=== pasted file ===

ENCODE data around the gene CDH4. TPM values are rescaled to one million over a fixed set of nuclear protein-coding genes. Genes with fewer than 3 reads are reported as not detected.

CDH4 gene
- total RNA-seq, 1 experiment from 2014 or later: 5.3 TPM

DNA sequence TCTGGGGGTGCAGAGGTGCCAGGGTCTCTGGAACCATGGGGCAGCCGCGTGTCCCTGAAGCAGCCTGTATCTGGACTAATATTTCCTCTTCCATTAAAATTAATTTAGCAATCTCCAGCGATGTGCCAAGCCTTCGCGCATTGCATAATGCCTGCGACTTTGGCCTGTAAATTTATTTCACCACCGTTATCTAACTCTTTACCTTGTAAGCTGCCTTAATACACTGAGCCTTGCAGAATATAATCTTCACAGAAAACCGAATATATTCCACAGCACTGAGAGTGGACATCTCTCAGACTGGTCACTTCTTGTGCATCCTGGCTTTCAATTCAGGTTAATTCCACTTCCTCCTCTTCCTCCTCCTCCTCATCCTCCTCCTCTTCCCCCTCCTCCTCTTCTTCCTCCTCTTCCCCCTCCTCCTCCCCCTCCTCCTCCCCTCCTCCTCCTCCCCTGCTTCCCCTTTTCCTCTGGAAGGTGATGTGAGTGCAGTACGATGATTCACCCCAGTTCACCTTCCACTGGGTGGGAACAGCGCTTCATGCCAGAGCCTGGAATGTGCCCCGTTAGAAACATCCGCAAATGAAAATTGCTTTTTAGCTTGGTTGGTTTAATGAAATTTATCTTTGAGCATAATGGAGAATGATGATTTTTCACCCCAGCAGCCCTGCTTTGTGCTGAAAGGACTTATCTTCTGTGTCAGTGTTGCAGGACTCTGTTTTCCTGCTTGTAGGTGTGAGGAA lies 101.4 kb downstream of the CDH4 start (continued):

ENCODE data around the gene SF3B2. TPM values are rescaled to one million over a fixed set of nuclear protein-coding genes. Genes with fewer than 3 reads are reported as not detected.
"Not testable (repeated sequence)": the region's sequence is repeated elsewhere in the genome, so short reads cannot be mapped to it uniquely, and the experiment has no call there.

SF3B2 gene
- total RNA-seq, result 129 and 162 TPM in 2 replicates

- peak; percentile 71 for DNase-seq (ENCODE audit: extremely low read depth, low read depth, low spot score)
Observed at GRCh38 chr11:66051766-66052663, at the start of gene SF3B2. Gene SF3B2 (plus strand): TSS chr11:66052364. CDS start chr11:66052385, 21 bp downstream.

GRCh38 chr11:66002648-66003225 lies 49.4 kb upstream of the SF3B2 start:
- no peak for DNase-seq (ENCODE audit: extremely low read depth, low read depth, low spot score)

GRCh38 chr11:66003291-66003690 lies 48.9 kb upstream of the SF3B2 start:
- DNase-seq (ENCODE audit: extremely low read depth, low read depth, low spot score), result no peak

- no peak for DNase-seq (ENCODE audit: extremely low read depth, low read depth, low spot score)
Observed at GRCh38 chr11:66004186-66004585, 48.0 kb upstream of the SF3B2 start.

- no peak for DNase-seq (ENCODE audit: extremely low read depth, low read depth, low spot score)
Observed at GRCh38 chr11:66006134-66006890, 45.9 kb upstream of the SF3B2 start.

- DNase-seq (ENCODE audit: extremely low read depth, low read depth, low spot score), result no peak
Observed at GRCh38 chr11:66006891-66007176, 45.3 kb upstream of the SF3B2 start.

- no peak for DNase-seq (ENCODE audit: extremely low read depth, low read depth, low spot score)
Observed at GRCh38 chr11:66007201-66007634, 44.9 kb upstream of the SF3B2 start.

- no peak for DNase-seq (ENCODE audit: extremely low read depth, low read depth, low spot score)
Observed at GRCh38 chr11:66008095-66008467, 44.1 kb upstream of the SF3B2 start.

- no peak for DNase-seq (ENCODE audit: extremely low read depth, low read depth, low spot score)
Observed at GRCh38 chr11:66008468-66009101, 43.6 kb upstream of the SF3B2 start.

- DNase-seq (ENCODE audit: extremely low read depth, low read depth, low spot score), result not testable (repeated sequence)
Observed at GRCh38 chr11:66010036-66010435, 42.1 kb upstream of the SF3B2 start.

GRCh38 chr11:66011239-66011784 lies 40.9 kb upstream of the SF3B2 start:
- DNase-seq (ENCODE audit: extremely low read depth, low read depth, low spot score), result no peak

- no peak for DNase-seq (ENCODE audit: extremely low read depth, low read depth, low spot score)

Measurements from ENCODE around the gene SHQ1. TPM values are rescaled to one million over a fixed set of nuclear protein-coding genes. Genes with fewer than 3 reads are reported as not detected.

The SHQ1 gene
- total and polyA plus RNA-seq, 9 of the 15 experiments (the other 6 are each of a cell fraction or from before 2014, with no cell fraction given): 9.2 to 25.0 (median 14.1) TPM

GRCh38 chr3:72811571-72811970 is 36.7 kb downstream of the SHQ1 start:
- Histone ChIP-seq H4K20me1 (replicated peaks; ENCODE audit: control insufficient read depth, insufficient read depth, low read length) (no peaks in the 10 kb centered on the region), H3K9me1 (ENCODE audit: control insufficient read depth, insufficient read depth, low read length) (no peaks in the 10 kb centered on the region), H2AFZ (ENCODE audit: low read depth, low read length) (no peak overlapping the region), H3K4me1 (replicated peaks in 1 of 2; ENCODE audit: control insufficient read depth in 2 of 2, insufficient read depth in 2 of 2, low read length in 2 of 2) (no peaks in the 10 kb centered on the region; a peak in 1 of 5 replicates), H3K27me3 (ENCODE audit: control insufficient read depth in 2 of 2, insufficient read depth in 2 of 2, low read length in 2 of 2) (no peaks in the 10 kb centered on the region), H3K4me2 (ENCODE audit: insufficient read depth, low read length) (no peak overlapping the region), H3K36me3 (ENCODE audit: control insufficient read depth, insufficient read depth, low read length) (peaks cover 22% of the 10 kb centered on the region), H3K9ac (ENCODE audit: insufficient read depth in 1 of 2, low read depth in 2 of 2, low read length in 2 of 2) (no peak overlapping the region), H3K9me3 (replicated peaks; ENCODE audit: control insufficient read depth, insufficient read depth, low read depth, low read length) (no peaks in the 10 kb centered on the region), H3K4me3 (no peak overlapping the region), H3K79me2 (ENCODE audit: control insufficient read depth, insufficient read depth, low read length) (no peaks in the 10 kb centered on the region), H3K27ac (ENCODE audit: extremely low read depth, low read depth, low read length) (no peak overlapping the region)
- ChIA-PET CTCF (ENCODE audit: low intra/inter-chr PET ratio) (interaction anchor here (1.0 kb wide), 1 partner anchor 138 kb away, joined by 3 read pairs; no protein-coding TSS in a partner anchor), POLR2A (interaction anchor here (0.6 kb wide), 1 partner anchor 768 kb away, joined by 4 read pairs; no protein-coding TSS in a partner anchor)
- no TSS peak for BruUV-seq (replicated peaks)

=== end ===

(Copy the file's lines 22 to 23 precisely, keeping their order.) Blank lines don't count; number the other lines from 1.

Observed at GRCh38 chr11:66007201-66007634, 44.9 kb upstream of the SF3B2 start.

- no peak for DNase-seq (ENCODE audit: extremely low read depth, low read depth, low spot score)